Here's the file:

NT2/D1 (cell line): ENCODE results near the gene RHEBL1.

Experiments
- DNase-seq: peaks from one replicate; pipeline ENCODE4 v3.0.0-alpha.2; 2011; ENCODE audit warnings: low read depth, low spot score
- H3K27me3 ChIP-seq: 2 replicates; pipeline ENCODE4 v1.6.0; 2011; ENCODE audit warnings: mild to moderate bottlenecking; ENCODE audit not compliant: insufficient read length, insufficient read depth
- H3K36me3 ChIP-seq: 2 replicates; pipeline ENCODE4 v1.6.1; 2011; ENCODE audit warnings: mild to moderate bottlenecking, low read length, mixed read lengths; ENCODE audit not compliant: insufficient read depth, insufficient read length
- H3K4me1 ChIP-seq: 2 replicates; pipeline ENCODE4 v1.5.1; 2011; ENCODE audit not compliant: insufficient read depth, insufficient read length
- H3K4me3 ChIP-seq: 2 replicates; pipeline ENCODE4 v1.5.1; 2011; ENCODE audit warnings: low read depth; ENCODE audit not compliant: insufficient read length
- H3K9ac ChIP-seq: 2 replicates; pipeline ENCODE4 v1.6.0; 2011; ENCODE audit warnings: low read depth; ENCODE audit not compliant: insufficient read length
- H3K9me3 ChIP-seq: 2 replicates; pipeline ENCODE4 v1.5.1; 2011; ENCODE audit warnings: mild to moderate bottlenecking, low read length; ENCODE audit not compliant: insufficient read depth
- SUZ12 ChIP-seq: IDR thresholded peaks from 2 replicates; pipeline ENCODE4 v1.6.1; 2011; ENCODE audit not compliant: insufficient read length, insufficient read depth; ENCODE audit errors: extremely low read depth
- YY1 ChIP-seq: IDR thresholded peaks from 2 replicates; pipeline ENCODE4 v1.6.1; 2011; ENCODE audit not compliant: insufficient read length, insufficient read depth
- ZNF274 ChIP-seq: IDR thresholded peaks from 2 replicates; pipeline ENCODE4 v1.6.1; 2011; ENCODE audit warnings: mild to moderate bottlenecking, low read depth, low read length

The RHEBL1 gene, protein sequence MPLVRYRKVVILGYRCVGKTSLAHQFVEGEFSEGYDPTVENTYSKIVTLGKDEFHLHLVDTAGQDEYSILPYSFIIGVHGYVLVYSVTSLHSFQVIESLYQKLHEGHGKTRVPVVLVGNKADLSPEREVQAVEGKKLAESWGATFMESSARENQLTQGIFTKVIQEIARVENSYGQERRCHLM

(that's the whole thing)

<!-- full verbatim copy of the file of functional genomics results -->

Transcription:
NT2/D1 (cell line): ENCODE results near the gene RHEBL1.

Experiments
- DNase-seq: peaks from one replicate; pipeline ENCODE4 v3.0.0-alpha.2; 2011; ENCODE audit warnings: low read depth, low spot score
- H3K27me3 ChIP-seq: 2 replicates; pipeline ENCODE4 v1.6.0; 2011; ENCODE audit warnings: mild to moderate bottlenecking; ENCODE audit not compliant: insufficient read length, insufficient read depth
- H3K36me3 ChIP-seq: 2 replicates; pipeline ENCODE4 v1.6.1; 2011; ENCODE audit warnings: mild to moderate bottlenecking, low read length, mixed read lengths; ENCODE audit not compliant: insufficient read depth, insufficient read length
- H3K4me1 ChIP-seq: 2 replicates; pipeline ENCODE4 v1.5.1; 2011; ENCODE audit not compliant: insufficient read depth, insufficient read length
- H3K4me3 ChIP-seq: 2 replicates; pipeline ENCODE4 v1.5.1; 2011; ENCODE audit warnings: low read depth; ENCODE audit not compliant: insufficient read length
- H3K9ac ChIP-seq: 2 replicates; pipeline ENCODE4 v1.6.0; 2011; ENCODE audit warnings: low read depth; ENCODE audit not compliant: insufficient read length
- H3K9me3 ChIP-seq: 2 replicates; pipeline ENCODE4 v1.5.1; 2011; ENCODE audit warnings: mild to moderate bottlenecking, low read length; ENCODE audit not compliant: insufficient read depth
- SUZ12 ChIP-seq: IDR thresholded peaks from 2 replicates; pipeline ENCODE4 v1.6.1; 2011; ENCODE audit not compliant: insufficient read length, insufficient read depth; ENCODE audit errors: extremely low read depth
- YY1 ChIP-seq: IDR thresholded peaks from 2 replicates; pipeline ENCODE4 v1.6.1; 2011; ENCODE audit not compliant: insufficient read length, insufficient read depth
- ZNF274 ChIP-seq: IDR thresholded peaks from 2 replicates; pipeline ENCODE4 v1.6.1; 2011; ENCODE audit warnings: mild to moderate bottlenecking, low read depth, low read length

The RHEBL1 gene, protein sequence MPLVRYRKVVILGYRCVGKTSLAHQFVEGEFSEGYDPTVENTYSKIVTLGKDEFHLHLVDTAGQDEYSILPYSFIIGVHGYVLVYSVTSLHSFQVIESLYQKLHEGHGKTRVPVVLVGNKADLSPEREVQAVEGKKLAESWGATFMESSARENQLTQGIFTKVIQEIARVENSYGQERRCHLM